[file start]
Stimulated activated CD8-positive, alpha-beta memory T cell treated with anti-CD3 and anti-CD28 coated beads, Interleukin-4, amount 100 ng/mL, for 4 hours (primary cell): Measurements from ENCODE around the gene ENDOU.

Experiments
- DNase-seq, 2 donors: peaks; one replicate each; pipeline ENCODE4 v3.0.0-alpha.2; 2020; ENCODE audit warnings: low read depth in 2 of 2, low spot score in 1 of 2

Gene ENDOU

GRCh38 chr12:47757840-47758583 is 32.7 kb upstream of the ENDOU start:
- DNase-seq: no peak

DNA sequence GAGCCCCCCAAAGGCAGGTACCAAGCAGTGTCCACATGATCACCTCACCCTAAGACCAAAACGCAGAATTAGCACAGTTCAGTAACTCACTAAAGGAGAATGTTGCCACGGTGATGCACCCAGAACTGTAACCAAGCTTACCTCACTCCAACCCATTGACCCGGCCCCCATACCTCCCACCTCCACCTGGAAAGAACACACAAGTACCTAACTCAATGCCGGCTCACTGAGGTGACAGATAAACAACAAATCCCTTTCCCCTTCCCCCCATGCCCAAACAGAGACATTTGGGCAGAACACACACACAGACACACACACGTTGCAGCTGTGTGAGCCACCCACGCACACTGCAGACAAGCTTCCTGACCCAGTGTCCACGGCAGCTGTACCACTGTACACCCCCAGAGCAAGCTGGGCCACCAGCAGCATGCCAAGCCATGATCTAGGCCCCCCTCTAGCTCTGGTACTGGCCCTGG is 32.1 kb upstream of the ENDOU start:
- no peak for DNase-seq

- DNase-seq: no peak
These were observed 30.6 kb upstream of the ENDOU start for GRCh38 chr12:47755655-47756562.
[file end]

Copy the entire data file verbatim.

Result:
Stimulated activated CD8-positive, alpha-beta memory T cell treated with anti-CD3 and anti-CD28 coated beads, Interleukin-4, amount 100 ng/mL, for 4 hours (primary cell): Measurements from ENCODE around the gene ENDOU.

Experiments
- DNase-seq, 2 donors: peaks; one replicate each; pipeline ENCODE4 v3.0.0-alpha.2; 2020; ENCODE audit warnings: low read depth in 2 of 2, low spot score in 1 of 2

Gene ENDOU

GRCh38 chr12:47757840-47758583 is 32.7 kb upstream of the ENDOU start:
- DNase-seq: no peak

DNA sequence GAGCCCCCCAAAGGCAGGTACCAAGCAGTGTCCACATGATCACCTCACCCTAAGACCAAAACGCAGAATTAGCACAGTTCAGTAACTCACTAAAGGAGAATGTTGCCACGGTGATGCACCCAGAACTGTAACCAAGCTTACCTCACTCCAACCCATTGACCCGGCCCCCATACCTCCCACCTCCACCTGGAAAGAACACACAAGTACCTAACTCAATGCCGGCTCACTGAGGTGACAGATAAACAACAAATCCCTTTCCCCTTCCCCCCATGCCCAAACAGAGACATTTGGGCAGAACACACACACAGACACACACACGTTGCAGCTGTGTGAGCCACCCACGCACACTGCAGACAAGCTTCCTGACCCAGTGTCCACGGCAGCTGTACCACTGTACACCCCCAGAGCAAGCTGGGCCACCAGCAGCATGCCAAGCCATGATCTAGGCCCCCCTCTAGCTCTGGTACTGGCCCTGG is 32.1 kb upstream of the ENDOU start:
- no peak for DNase-seq

- DNase-seq: no peak
These were observed 30.6 kb upstream of the ENDOU start for GRCh38 chr12:47755655-47756562.